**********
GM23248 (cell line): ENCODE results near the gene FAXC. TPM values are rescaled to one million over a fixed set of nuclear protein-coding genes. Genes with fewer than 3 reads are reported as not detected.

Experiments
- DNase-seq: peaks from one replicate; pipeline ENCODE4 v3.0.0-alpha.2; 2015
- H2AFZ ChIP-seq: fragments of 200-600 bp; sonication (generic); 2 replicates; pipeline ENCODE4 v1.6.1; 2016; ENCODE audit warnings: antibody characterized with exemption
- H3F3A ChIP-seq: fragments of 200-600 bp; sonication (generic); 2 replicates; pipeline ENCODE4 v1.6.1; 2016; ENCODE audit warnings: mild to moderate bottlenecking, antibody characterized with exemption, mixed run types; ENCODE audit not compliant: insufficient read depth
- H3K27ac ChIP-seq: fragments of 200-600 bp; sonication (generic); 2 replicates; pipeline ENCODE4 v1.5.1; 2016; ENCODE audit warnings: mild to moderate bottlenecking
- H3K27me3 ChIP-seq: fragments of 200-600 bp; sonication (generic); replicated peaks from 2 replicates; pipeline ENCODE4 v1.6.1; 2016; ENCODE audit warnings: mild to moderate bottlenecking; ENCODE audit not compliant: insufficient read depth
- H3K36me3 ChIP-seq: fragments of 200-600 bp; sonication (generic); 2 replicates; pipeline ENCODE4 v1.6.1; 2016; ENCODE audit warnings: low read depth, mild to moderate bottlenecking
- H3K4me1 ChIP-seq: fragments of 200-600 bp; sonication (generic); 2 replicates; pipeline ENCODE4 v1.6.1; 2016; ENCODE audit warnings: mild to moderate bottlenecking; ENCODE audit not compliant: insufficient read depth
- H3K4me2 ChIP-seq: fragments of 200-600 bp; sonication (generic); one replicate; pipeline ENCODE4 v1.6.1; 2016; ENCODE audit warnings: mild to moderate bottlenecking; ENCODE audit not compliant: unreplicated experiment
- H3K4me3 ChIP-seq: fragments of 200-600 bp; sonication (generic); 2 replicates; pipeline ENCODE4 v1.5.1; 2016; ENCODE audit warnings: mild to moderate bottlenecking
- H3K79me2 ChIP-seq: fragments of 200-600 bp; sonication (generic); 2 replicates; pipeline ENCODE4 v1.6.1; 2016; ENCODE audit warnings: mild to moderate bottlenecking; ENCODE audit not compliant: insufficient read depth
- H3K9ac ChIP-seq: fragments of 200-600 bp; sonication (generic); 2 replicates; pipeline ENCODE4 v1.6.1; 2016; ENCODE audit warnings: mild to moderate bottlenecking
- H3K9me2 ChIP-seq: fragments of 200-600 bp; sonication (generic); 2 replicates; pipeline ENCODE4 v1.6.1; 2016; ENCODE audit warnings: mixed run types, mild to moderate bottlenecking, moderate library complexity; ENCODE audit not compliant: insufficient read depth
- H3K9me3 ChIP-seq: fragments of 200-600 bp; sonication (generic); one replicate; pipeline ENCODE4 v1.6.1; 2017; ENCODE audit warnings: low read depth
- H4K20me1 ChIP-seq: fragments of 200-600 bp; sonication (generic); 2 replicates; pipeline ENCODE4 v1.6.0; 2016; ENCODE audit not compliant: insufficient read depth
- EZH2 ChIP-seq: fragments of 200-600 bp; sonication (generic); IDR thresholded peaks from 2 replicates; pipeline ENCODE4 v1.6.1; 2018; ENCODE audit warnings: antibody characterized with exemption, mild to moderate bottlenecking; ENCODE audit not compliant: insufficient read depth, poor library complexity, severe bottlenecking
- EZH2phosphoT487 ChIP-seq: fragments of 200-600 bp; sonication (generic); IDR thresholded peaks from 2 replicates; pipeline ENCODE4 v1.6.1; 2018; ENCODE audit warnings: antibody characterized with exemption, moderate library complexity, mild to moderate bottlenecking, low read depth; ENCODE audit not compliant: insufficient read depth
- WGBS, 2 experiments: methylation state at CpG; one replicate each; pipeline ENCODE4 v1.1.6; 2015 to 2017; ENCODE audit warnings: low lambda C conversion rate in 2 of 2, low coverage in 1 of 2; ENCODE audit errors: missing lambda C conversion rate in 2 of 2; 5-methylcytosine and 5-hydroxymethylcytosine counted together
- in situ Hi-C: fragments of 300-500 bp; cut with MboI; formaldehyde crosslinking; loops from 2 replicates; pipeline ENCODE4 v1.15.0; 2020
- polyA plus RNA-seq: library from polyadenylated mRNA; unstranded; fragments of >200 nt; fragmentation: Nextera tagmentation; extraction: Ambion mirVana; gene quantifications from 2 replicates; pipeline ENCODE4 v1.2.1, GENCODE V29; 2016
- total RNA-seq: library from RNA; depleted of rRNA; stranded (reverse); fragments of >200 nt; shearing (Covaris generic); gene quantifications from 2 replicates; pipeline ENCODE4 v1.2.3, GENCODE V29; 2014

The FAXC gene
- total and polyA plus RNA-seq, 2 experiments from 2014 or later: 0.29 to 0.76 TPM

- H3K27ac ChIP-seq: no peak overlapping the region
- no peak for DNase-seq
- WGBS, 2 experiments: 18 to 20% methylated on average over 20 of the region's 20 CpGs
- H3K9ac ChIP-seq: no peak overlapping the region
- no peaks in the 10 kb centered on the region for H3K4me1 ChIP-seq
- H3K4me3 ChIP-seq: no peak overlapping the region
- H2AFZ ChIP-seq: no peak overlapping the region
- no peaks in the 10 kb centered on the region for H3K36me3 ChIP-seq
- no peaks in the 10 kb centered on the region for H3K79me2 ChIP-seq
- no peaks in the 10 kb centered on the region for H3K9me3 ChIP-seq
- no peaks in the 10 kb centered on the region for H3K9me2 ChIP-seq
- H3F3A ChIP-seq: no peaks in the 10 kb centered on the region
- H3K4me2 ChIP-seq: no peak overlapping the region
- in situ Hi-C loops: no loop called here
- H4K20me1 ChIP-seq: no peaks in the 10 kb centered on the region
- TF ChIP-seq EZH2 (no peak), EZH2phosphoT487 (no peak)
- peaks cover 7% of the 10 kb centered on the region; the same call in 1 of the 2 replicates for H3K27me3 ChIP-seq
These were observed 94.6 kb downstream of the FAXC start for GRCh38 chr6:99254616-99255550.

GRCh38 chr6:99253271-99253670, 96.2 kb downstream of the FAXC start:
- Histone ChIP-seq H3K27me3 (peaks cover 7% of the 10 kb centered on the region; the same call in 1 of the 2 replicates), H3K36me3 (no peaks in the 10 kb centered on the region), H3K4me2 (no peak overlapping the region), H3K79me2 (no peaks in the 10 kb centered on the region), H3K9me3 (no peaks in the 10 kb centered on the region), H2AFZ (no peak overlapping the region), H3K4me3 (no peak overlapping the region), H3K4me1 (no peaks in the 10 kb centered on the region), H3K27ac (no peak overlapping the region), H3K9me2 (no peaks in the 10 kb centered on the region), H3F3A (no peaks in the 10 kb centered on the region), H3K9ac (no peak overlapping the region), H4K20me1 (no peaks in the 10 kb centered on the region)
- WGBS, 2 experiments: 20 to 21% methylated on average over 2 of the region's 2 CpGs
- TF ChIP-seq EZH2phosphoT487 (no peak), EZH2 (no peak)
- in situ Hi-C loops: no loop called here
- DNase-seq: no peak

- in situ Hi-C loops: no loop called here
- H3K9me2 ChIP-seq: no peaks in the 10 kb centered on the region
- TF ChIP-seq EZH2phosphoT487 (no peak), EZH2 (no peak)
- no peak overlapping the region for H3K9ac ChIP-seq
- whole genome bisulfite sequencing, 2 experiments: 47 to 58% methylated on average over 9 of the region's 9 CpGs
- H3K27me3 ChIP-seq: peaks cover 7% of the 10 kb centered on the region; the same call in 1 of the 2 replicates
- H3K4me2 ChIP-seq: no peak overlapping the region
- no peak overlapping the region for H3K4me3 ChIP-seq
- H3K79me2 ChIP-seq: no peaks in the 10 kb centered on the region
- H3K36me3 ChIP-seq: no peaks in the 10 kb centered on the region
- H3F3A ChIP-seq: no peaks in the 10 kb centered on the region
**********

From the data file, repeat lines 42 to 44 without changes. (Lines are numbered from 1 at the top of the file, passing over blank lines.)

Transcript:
These were observed 94.6 kb downstream of the FAXC start for GRCh38 chr6:99254616-99255550.

GRCh38 chr6:99253271-99253670, 96.2 kb downstream of the FAXC start:
- Histone ChIP-seq H3K27me3 (peaks cover 7% of the 10 kb centered on the region; the same call in 1 of the 2 replicates), H3K36me3 (no peaks in the 10 kb centered on the region), H3K4me2 (no peak overlapping the region), H3K79me2 (no peaks in the 10 kb centered on the region), H3K9me3 (no peaks in the 10 kb centered on the region), H2AFZ (no peak overlapping the region), H3K4me3 (no peak overlapping the region), H3K4me1 (no peaks in the 10 kb centered on the region), H3K27ac (no peak overlapping the region), H3K9me2 (no peaks in the 10 kb centered on the region), H3F3A (no peaks in the 10 kb centered on the region), H3K9ac (no peak overlapping the region), H4K20me1 (no peaks in the 10 kb centered on the region)